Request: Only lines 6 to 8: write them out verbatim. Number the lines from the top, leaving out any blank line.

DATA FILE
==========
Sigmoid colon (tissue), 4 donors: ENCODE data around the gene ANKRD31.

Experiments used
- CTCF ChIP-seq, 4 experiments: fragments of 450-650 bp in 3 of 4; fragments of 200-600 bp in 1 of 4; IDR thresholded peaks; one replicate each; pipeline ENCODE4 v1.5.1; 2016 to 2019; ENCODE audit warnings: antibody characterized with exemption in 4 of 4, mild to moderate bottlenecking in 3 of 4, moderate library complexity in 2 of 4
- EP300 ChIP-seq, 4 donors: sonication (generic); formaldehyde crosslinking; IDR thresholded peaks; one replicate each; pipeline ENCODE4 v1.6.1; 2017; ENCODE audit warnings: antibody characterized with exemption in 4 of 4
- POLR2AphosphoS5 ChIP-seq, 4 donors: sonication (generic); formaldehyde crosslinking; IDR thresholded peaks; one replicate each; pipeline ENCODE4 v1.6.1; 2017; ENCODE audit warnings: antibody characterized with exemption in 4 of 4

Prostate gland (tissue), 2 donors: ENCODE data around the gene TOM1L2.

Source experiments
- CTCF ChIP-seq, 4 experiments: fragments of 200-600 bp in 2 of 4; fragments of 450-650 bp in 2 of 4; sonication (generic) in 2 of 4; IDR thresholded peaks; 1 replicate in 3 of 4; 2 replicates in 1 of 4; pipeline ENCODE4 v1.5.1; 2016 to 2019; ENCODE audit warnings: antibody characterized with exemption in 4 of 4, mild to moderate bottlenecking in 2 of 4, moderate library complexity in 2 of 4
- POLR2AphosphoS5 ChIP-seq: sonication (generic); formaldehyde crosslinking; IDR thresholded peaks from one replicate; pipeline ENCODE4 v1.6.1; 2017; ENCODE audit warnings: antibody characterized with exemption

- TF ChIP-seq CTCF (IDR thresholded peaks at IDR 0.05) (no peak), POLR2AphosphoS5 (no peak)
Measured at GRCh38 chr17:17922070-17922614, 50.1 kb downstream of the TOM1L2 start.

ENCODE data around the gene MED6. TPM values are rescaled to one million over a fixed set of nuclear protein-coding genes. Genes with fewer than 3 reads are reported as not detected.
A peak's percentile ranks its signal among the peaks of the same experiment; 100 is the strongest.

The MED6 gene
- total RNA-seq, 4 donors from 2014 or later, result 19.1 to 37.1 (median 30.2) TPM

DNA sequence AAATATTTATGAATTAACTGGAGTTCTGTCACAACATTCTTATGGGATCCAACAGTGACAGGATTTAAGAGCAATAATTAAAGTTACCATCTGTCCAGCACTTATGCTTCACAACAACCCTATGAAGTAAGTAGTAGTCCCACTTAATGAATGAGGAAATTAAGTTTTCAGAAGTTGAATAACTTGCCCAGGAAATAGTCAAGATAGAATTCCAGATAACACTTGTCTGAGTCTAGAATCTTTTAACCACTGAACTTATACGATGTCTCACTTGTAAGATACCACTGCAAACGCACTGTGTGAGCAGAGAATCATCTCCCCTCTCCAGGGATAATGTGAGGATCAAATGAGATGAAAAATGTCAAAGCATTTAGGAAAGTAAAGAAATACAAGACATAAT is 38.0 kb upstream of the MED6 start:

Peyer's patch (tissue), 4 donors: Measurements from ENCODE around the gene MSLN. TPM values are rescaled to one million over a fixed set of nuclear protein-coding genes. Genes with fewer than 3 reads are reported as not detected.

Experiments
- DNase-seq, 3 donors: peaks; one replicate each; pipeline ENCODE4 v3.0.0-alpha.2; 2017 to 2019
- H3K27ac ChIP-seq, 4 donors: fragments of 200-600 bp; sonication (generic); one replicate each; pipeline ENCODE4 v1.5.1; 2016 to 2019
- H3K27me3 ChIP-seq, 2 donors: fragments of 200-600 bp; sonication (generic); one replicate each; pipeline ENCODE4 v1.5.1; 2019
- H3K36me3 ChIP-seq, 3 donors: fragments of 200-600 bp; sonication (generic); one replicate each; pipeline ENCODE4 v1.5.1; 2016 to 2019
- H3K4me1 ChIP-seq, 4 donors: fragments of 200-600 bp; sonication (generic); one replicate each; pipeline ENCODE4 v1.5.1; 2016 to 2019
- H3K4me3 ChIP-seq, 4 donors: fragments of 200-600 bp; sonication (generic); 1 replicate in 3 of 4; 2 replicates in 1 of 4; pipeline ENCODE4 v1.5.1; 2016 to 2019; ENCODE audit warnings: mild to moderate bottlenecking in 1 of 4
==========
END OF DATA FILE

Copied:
Prostate gland (tissue), 2 donors: ENCODE data around the gene TOM1L2.

Source experiments
- CTCF ChIP-seq, 4 experiments: fragments of 200-600 bp in 2 of 4; fragments of 450-650 bp in 2 of 4; sonication (generic) in 2 of 4; IDR thresholded peaks; 1 replicate in 3 of 4; 2 replicates in 1 of 4; pipeline ENCODE4 v1.5.1; 2016 to 2019; ENCODE audit warnings: antibody characterized with exemption in 4 of 4, mild to moderate bottlenecking in 2 of 4, moderate library complexity in 2 of 4